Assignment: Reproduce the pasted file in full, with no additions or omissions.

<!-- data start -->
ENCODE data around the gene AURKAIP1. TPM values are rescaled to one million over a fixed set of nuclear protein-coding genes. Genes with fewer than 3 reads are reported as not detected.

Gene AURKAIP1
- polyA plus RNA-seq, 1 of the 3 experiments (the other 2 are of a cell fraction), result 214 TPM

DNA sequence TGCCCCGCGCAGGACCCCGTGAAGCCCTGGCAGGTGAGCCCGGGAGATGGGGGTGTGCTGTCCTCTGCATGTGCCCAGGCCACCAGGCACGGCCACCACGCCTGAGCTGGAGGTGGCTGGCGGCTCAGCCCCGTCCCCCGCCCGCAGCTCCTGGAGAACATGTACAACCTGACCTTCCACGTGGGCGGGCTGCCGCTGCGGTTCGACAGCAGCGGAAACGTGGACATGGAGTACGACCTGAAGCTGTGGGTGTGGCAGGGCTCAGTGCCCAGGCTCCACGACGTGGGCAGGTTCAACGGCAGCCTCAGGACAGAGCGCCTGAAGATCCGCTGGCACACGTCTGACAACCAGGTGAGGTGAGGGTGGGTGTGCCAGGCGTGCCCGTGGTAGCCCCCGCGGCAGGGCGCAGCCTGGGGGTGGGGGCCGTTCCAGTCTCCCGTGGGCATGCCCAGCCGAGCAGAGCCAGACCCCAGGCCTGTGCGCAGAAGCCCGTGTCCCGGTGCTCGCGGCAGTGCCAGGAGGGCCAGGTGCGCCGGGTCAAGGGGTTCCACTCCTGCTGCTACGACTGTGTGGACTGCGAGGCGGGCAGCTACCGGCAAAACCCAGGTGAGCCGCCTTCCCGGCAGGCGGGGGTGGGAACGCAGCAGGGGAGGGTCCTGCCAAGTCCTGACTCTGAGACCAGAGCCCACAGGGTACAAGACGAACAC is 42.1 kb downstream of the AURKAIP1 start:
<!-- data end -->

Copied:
ENCODE data around the gene AURKAIP1. TPM values are rescaled to one million over a fixed set of nuclear protein-coding genes. Genes with fewer than 3 reads are reported as not detected.

Gene AURKAIP1
- polyA plus RNA-seq, 1 of the 3 experiments (the other 2 are of a cell fraction), result 214 TPM

DNA sequence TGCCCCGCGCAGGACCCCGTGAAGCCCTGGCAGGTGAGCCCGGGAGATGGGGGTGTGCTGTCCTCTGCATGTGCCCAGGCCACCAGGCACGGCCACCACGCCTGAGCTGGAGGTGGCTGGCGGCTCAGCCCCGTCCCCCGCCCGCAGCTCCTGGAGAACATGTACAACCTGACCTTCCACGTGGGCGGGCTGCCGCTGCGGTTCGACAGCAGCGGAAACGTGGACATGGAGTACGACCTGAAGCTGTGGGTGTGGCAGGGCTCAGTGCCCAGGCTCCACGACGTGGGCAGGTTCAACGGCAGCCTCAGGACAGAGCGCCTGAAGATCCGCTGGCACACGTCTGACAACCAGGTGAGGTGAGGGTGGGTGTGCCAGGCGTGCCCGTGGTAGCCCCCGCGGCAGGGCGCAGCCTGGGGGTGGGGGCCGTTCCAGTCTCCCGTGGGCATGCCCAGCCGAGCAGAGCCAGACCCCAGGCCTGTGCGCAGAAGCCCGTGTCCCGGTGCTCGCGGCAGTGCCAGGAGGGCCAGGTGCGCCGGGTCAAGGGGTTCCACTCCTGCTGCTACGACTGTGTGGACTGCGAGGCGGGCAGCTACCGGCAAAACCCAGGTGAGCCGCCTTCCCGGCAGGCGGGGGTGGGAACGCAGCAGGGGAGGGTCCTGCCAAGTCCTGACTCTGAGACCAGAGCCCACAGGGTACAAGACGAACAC is 42.1 kb downstream of the AURKAIP1 start: